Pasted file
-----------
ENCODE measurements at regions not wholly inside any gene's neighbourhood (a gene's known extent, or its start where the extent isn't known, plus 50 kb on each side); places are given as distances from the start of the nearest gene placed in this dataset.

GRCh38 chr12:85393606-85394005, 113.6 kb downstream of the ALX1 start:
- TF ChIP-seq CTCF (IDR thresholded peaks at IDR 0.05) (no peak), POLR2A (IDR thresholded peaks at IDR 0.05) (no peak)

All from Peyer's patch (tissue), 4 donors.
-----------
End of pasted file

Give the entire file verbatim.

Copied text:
ENCODE measurements at regions not wholly inside any gene's neighbourhood (a gene's known extent, or its start where the extent isn't known, plus 50 kb on each side); places are given as distances from the start of the nearest gene placed in this dataset.

GRCh38 chr12:85393606-85394005, 113.6 kb downstream of the ALX1 start:
- TF ChIP-seq CTCF (IDR thresholded peaks at IDR 0.05) (no peak), POLR2A (IDR thresholded peaks at IDR 0.05) (no peak)

All from Peyer's patch (tissue), 4 donors.